The death of a 14-year-old schoolboy at a rural Lincolnshire school has dominated the news.
After this story of youth violence has left the headlines what will the lasting effects be in schools around the country?
The media seems preoccupied with the effect it will have on children at the school. Little concern has been expressed for the teachers. While it seems reasonable to be more concerned by possible effects on children, it is easy to forget that teachers are not infrequently the victims of physical violence on school premises.
This event will leave them feeling particularly vulnerable. Educators can also be exposed to feelings of guilt and insecurity. They may feel that they should have done more or worry that they will be held responsible but at the same time feel powerless to prevent such incidents. A sense of responsibility accompanied by no actual power is a sure recipe for clinical levels of stress.
Yet a primary concern for teachers will also be whether this incident signals that our schools are heading in the same direction as the United States, where weapon detection technology is used routinely in public schools.
In April 1999, two white male high school students in Littleton, Colorado, entered their school - Columbine high - and attacked students with guns and explosives. In that attack 36 individuals were injured and 15 died, including the attackers and a teacher.
Nancy Brener, a child health expert at the Centre for Disease Control in Atlanta, recently conducted a nationwide study on how the Columbine shooting affected US children. She found that after Columbine the percentage of students nationwide feeling too unsafe to attend school increased by 30 per cent, while the proportion of students missing school because of safety concerns went up almost three times.
The rise was especially pronounced in rural areas (similar to Columbine) where students were 12 times more likely to miss school. The figures won't be quite so stark for the UK, but the recent stabbing will have certainly pushed them in similar directions.
The worry about these startling figures is that students who feel more at risk of crime might be more likely to carry or keep a weapon, and so the culture of fear and violence so easily becomes a self-perpetuating one.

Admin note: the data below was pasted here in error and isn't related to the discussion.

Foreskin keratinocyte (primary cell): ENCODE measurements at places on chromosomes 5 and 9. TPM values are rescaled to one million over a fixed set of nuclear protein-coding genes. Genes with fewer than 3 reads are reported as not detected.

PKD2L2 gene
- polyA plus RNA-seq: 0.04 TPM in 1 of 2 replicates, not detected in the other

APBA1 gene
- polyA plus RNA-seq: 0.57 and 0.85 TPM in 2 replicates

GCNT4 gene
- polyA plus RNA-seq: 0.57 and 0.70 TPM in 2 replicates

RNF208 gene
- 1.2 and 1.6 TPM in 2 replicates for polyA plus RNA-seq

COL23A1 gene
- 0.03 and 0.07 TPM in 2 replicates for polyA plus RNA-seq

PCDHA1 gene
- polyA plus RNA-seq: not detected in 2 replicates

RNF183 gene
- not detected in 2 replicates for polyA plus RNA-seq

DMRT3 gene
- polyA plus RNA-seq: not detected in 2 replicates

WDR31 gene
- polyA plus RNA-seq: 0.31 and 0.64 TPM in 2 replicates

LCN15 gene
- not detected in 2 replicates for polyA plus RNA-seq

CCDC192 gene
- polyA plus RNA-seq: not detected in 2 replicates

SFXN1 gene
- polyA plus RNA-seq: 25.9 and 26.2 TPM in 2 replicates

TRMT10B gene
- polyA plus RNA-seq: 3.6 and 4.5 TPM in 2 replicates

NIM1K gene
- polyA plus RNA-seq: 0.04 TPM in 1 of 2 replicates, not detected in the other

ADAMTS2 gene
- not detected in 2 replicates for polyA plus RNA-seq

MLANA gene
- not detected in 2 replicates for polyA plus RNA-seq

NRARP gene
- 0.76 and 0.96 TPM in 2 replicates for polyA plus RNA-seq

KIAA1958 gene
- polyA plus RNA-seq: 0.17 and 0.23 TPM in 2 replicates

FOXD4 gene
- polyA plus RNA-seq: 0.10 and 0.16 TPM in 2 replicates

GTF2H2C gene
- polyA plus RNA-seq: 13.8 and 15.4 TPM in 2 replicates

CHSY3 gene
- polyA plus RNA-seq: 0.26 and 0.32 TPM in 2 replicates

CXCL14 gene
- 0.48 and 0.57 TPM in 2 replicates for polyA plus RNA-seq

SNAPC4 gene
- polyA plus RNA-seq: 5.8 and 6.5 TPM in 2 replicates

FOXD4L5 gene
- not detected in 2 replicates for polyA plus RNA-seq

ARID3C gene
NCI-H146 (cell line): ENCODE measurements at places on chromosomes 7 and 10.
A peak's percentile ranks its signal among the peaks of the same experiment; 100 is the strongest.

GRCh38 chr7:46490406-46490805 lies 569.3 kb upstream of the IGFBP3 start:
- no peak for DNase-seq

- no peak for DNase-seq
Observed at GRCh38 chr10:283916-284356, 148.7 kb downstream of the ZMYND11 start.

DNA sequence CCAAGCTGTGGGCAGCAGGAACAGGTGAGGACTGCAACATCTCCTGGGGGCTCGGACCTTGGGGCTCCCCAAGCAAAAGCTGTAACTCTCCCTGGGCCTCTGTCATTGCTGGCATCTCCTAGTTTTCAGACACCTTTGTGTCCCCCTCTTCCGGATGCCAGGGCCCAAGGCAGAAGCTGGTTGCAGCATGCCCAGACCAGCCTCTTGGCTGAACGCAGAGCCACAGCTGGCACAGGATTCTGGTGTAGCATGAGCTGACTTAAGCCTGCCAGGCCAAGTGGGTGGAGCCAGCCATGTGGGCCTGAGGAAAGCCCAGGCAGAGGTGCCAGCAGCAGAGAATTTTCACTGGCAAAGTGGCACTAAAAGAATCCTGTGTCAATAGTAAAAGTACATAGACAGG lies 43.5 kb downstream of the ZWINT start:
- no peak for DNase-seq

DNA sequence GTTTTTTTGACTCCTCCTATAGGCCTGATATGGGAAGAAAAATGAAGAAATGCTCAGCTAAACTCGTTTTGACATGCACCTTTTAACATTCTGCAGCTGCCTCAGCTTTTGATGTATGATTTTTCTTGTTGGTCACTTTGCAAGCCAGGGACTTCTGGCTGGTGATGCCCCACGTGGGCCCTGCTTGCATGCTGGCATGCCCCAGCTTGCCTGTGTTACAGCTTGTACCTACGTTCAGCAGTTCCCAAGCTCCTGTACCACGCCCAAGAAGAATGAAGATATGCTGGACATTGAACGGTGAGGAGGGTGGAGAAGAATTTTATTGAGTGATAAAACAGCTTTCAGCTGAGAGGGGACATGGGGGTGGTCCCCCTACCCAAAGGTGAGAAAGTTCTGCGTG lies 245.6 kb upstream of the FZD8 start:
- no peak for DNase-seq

But there are subtler and perhaps more damaging consequences. If students perceive their surroundings to be unsafe, those perceptions will inhibit the quality of school life. As perceptions of safety decrease, people are more likely to avoid situations where problems could arise and they may become more defensive. So they won't stay late after school for extra-curricular activities, or mingle during the day.
Pupils who feel more at risk are also less likely to share their ideas with others and are less likely to view the classroom as a secure and tolerant space.
To prevent these effects teachers need to feel supported by each other. Of course, it's important they should feel supported by the "system", but let's just say the more certain support is likely to come from each other.
They should be given the time and space to sort out how they feel after any traumatic event and an early meeting with colleagues should be an urgent requirement, even if just to identify what support is available.
There is also strong case for teachers adopting a zero tolerance approach to aggression so that the culture of intimidation is not allowed to spiral out of control. The whole school needs to unite in asserting a culture of zero tolerance of the unhealthy behaviour. Eventually it means that even aggressive language like swearing will be eliminated.
Education can only occur when teachers and pupils feel safe in schools. At present too many of them only get that feeling when they arrive home after a long day on the education "front line".
Dr Raj Persaud, a consultant psychiatrist at the Maudsley hospital in south London, presents Radio 4's All in the Mind